Introduction to Cryptocurrency and NFTs: Are they suitable for retail investors?

Date: April 14, 2023

The dean of the London School of Economics and Political Science Andres Velasco in a Nov 2022 article titled “The unbearable uselessness of crypto’’ said that “thanks to (the collapse of crypto exchange) FTX, the world may have woken up to the grim reality that crypto is a get-rich-quick lie, wrapped in hype, bobbing on an ocean of libertarian technobabble’’.

He was writing about FTX’s crash which sent shockwaves throughout financial markets and sent the price of the leading cryptocurrency Bitcoin plunging from an all-time high of US$69,000 to below US$20,000 towards the end of 2022.

Since then however, Bitcoin’s price has rebounded and now trades around US$37,000. So what is driving this rebound? Or for that matter, why invest in cryptos?

What are cryptocurrencies?

The “technobabble’’ Mr Velasco was referring to is blockchain, the technology that underpins the creation of cryptocurrencies or cryptos for short. When trying to explain what digital assets, blockchains and cryptos are, we can do no better than use the explanations given by the Monetary Authority of Singapore (MAS):

“A digital asset is anything of value whose ownership is represented in a digital or computerised form. This is done through a process called tokenisation – which involves using a software programme to convert ownership rights over an asset into a digital token’’.

“Many items can potentially be tokenised: financial assets like cash and bonds, real assets like artwork and property, even intangible items like carbon credits and computing resources’’.

“In other words, anything that has value, when tokenised, becomes a digital asset.  Digital assets are typically deployed on distributed ledgers that record the ownership and transfer of ownership of these assets’’.

“A blockchain is a type of distributed ledger that organises transaction records into blocks of data which are cryptographically linked together. When deployed on distributed ledgers, digital assets are referred to as crypto assets’’.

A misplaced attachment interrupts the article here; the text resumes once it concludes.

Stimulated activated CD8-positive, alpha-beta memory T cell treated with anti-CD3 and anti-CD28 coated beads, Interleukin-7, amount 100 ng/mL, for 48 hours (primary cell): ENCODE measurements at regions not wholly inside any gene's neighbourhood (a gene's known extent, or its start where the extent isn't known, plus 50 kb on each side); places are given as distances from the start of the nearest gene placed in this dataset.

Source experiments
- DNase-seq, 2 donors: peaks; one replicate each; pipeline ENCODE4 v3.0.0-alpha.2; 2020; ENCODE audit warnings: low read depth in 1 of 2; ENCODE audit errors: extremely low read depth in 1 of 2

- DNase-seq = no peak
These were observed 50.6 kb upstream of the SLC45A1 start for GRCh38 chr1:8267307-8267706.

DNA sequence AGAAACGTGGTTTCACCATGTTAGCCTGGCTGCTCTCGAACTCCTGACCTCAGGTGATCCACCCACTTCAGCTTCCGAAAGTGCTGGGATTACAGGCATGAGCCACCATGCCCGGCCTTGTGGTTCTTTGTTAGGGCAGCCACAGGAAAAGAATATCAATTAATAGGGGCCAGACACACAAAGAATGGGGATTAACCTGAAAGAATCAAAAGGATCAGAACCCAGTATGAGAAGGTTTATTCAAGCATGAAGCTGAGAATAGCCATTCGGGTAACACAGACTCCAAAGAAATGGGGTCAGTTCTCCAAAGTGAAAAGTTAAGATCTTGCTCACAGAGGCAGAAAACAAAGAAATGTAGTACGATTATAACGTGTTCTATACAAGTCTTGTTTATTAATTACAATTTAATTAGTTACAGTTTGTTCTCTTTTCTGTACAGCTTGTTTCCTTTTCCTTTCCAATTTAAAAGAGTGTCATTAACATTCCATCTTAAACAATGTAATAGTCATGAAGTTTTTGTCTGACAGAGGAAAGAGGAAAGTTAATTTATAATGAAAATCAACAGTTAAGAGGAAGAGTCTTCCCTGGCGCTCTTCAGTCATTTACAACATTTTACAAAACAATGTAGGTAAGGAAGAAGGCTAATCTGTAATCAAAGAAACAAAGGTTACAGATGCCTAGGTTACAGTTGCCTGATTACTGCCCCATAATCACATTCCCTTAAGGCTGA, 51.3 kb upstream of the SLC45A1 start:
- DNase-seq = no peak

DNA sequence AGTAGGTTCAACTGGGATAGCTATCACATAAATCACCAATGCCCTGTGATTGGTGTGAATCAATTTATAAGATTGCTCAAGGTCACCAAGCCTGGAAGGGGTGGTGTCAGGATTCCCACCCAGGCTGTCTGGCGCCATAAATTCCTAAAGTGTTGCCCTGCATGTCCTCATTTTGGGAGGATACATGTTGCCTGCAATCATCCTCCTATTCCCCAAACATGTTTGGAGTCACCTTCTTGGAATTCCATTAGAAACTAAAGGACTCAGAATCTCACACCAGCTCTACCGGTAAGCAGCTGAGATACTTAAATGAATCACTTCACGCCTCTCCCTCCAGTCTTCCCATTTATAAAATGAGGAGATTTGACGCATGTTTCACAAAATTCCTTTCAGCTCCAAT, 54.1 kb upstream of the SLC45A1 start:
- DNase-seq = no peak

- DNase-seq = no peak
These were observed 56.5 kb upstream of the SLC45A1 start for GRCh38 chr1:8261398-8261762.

“A cryptocurrency is the digital asset issued directly by the distributed ledger protocol’’.

From the above, we see that cryptos can be taken as the distributed ledger’s native currency and are used as a medium of exchange and store of value within the network, for example to pay transaction fees or incentivise users to keep the network secure.

Have cryptos gained widespread acceptance?

Stated differently, if everyone were to accept that cryptos can be used as a means of payment via the distributed ledger, then transactions can bypass the traditional banking system and could be settled much faster.

For instance, MAS has highlighted that wholesale settlement networks using distributed ledger technologies such as Partior – a joint venture among DBS, JP Morgan and Temasek – are achieving reductions in settlement time from days to mere minutes.

At this point though, it’s worth noting that the Nobel-prize winning economist Paul Krugman has many times pointed out that the leading cryptocurrency Bitcoin has been around since 2009, which makes it “ancient by tech standards’’ yet it has yet to gain widespread acceptance as a medium of exchange.

“If crypto was going to replace conventional money as a medium of exchange – a means of payment – surely, we should have seen some signs of that happening now. Just try paying for your groceries or other everyday goods using Bitcoin. It is nearly impossible’’ wrote Prof Krugman.

He also pointed out that the first country to make Bitcoin legal tender is El Salvador but all indications are that the experiment there has been an abject failure.

What are Non-Fungible Tokens (NFTs)?